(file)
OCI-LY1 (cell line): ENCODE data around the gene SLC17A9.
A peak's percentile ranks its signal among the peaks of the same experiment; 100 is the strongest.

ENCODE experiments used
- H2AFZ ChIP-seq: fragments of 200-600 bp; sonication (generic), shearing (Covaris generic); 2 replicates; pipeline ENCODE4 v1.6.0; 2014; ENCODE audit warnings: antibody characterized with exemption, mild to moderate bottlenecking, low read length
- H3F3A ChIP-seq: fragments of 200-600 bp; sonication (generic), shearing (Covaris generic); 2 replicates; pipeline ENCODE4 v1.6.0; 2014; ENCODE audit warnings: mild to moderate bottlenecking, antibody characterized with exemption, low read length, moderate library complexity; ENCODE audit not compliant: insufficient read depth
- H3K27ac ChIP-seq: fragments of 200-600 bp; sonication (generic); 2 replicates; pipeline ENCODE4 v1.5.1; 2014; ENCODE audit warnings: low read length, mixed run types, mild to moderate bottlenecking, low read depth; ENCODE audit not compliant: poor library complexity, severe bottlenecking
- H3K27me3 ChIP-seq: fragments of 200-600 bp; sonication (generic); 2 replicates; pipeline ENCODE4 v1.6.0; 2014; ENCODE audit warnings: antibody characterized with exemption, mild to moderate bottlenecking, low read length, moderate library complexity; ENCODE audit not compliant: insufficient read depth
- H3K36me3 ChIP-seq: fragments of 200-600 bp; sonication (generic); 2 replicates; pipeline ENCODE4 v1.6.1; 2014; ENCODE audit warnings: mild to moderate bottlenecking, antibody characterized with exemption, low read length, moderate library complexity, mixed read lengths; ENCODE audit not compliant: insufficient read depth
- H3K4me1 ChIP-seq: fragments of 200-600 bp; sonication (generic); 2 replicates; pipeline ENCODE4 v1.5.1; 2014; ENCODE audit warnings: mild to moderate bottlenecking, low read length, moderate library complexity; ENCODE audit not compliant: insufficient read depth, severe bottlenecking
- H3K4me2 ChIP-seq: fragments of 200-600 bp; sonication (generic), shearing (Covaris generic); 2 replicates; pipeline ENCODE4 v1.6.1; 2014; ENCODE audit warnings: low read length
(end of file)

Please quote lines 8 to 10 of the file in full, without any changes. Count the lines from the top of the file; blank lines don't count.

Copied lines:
- H3K36me3 ChIP-seq: fragments of 200-600 bp; sonication (generic); 2 replicates; pipeline ENCODE4 v1.6.1; 2014; ENCODE audit warnings: mild to moderate bottlenecking, antibody characterized with exemption, low read length, moderate library complexity, mixed read lengths; ENCODE audit not compliant: insufficient read depth
- H3K4me1 ChIP-seq: fragments of 200-600 bp; sonication (generic); 2 replicates; pipeline ENCODE4 v1.5.1; 2014; ENCODE audit warnings: mild to moderate bottlenecking, low read length, moderate library complexity; ENCODE audit not compliant: insufficient read depth, severe bottlenecking
- H3K4me2 ChIP-seq: fragments of 200-600 bp; sonication (generic), shearing (Covaris generic); 2 replicates; pipeline ENCODE4 v1.6.1; 2014; ENCODE audit warnings: low read length